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4 personal finance tips for financially fragile women

4 personal finance tips for financially fragile women

4 personal finance tips for financially fragile women

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Small business expert Susan Solovic and Wall Street Journal editorial page writer Jillian Melchior on the new study that shows married women leave major financial decisions to their husbands.

They’re the most financially vulnerable demographic in America: Women with credit scores below 700. Elevate’s Center for the New Middle Class says a majority of non-prime women live paycheck to paycheck and run out of money more often. They also aren’t financially prepared for a $1,200 emergency. While ongoing research shows women are often the financial stewards in their families, the survey found that only 39% of non-prime women believe they have the skills to manage their finances. Jonathan Walker, executive director of the Center for the New Middle Class shares four tips on what financially fragile women can do to boost their financial confidence.

Tap into apps

The financial situation for non-prime women is precarious. They are three times as likely as prime women to have lost a job in the prior 12 months; they’re more than twice as likely to have had their work hours reduced, and they are much less likely to have a safety net to save them from emergency expenses. Walker says leveraging apps is one of the most effective ways for non-prime women to manage their situation. Savings apps can help them build emergency savings accounts without forcing them to feel the burn of setting aside a chunk of their monthly income. Apps can also help alleviate stress, by moving money management concerns to the back their minds. Non-prime women typically have a lot on their plates. They are often juggling responsibilities such as children and elderly parents living with them.

Tap into apps

The financial situation for non-prime women is precarious. They are three times as likely as prime women to have lost a job in the prior 12 months; they’re more than twice as likely to have had their work hours reduced, and they are much less likely to have a safety net to save them from emergency expenses. Walker says leveraging apps is one of the most effective ways for non-prime women to manage their situation. Savings apps can help them build emergency savings accounts without forcing them to feel the burn of setting aside a chunk of their monthly income. Apps can also help alleviate stress, by moving money management concerns to the back their minds. Non-prime women typically have a lot on their plates. They are often juggling responsibilities such as children and elderly parents living with them.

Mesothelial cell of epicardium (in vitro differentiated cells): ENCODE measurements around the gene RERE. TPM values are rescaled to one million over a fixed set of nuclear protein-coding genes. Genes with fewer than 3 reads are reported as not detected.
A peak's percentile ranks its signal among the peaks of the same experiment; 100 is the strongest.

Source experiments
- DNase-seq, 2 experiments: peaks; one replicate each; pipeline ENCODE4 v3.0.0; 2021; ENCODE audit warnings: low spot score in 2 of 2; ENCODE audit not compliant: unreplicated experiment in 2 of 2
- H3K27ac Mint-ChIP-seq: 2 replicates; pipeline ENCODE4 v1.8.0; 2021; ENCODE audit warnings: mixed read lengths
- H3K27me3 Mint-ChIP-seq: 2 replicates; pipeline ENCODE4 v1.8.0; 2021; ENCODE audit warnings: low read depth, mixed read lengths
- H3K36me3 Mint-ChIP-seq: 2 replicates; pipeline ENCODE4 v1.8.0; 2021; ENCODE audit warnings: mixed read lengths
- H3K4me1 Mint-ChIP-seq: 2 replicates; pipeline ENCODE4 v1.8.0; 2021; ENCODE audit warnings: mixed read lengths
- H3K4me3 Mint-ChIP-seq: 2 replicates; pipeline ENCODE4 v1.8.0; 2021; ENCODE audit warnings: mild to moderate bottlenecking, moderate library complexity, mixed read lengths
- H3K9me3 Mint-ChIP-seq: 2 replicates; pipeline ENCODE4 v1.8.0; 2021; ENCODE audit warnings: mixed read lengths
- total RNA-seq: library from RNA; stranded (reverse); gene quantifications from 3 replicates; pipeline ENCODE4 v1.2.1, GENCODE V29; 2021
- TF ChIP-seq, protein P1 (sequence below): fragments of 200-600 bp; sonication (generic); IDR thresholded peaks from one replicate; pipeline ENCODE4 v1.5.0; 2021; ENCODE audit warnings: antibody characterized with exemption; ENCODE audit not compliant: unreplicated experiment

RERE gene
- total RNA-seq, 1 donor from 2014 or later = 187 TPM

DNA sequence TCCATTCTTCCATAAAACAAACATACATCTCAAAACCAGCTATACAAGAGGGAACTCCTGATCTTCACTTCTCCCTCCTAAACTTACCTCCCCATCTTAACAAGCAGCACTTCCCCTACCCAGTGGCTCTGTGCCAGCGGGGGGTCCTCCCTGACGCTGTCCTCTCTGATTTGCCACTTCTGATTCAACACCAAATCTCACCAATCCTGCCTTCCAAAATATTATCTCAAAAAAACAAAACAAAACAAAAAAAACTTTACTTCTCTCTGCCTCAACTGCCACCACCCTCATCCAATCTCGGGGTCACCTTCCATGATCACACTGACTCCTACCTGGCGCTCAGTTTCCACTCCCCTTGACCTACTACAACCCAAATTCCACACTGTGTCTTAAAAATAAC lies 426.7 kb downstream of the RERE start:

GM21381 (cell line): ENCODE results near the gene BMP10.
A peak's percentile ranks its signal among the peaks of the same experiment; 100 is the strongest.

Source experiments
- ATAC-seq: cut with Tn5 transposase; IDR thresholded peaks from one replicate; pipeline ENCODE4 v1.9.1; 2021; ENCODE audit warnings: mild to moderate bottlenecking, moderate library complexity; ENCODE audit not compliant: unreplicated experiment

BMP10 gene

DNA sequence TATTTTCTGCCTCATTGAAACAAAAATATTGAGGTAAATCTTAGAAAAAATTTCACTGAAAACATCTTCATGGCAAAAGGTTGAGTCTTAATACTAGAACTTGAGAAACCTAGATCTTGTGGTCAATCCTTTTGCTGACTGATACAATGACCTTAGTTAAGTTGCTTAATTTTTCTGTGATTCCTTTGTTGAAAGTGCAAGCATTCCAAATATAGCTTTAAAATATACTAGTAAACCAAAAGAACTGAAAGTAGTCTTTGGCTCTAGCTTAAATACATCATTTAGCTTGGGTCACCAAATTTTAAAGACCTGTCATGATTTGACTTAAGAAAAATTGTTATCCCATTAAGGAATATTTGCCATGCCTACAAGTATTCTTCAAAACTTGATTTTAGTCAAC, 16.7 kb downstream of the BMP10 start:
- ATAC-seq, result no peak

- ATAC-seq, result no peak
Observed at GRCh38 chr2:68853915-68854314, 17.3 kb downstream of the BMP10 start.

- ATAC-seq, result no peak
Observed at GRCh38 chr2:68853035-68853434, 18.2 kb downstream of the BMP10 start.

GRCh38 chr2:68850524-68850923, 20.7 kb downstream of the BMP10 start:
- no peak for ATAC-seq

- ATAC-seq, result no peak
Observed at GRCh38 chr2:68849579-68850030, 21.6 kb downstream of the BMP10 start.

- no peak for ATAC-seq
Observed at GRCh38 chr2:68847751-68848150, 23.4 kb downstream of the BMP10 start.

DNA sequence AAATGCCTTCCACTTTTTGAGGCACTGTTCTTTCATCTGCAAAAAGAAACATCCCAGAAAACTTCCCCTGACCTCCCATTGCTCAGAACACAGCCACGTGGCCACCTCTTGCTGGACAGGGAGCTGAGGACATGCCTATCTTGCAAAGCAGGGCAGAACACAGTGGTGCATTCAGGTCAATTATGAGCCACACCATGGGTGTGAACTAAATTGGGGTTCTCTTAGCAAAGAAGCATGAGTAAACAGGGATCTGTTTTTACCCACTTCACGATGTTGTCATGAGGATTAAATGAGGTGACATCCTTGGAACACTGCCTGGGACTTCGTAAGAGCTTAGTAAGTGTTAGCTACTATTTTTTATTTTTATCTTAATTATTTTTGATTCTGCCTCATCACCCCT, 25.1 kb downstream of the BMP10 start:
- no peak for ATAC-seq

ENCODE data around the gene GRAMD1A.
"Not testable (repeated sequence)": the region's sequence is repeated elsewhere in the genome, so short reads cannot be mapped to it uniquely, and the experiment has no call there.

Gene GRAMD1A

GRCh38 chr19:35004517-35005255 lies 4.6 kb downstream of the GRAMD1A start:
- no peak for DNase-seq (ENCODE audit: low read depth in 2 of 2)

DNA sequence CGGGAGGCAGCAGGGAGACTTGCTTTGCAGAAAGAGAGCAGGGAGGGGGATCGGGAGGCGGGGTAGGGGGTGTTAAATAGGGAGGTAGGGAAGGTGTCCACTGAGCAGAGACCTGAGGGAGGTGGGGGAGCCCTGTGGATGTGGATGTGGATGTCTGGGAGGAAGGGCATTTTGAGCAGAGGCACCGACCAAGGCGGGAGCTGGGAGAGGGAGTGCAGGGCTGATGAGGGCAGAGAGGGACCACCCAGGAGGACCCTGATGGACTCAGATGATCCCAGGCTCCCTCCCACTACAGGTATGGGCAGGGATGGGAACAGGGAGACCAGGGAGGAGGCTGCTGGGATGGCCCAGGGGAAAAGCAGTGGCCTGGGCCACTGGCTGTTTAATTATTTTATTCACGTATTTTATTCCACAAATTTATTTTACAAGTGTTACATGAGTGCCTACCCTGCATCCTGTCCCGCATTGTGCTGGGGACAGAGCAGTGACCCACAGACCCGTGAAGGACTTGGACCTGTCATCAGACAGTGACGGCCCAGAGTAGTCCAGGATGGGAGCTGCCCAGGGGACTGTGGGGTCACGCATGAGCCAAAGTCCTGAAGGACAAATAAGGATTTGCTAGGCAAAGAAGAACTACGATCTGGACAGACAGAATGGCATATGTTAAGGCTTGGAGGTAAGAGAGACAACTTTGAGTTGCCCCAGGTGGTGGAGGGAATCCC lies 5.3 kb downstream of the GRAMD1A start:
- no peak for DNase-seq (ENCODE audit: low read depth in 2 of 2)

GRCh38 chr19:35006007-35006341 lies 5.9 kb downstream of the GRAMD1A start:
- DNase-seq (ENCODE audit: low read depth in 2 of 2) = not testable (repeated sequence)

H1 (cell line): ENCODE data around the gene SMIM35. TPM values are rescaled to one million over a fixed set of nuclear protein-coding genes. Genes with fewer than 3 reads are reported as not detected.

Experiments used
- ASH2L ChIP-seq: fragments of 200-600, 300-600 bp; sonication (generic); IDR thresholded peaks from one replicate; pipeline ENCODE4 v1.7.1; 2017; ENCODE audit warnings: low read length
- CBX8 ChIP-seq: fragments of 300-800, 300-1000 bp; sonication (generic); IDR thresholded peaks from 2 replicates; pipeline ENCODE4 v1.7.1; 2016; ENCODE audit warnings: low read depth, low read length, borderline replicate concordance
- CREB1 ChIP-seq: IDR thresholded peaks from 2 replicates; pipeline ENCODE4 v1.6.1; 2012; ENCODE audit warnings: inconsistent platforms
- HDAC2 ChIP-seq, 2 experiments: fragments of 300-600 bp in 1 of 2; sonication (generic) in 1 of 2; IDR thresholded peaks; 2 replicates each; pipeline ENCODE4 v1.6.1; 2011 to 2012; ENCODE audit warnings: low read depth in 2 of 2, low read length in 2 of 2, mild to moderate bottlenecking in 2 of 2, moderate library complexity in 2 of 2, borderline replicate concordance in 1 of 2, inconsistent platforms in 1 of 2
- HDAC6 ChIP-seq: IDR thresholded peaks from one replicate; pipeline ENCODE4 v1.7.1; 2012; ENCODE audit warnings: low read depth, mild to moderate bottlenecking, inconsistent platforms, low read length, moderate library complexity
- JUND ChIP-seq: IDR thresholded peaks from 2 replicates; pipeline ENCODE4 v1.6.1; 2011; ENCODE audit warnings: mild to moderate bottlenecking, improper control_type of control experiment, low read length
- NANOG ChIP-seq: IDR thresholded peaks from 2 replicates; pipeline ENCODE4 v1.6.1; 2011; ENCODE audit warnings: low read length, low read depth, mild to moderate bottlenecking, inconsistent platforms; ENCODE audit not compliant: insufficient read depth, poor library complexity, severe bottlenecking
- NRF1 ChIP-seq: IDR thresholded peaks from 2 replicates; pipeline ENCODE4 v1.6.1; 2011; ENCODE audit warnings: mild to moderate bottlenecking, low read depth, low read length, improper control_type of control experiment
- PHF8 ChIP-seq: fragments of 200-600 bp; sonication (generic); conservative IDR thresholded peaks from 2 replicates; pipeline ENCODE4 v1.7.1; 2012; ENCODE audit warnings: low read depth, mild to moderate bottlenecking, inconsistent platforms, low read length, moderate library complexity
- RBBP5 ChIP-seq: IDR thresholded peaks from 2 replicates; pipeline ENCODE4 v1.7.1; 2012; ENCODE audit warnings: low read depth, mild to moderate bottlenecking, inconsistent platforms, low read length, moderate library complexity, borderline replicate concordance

Don’t be content with what you don’t know

Walker says non-prime women are the group least likely to say they have the skills and knowledge to manage their finances well.

“Sometimes I joke that you need an undergraduate degree in personal finance these days just to understand how to optimally manage your own personal finances,” he says. “Women need to feel comfortable knowing that this is complicated, but it’s not out of their reach.”

Walker says if you don’t understand something, chances are that others don’t either. He says non-prime women should speak up about their needs with those creating personal finance content, including personal finance publications and websites, bloggers, authors and even financial services providers.

Get nerdy about personal finance

Prime women are twice as likely as their non-prime counterparts to have learned how to manage finances from their parents. Non-prime women most commonly learn from trial and error. If you have daughters, Walker says it’s important to teach them about personal finance and how to manage their money day-to-day. If you’re one of those women who did not learn financial management skills from your parents, he says you should take matters into your own hands. Take advantage of the plethora of personal finance management resources online, especially the ones tailored to women.

Walker says personal finance blogs are great places to start, and it is worth checking out what is available on social media. Many people in precarious financial situations are able to find community, support and creative ideas via social media groups. He says improving your knowledge is never outside of your reach.

Know your options

While it may seem counterintuitive to plan for problems, Walker says it’s important to look ahead and know what your options are. Ask yourself: how would I pay for an emergency $1,200 expense? If you plan for the unexpected, you will be in much better shape if the worst happens. Figure out which one of your family members or friends you can turn to in a pinch. Know how much money you need to put away in an emergency fund. Make sure you have room in your credit to borrow in case an emergency. He says if you do the research ahead of time, you can avoid walking through a payday lender’s door.

Financial fragility can cause an enormous amount of stress. Walker says women can benefit from knowing what they can do to relieve that stress. Find an outlet that will allow you to disengage from your finances. He says your escape will be even more constructive if it has a positive influence on your life.

“Take up a hobby that can earn a little extra money on the side, but take it up as a hobby,” Walker says. “Do more exercise to strengthen your health. Find an existence that is outside of our finances so that you can better approach the challenges that you face.”

Linda Bell joined FOX Business Network (FBN) in 2014 as an assignment editor. She is an award-winning writer of business and financial content. You can follow her on Twitter @lindanbell.

Written by
Nate Tarrant
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Written by Nate Tarrant

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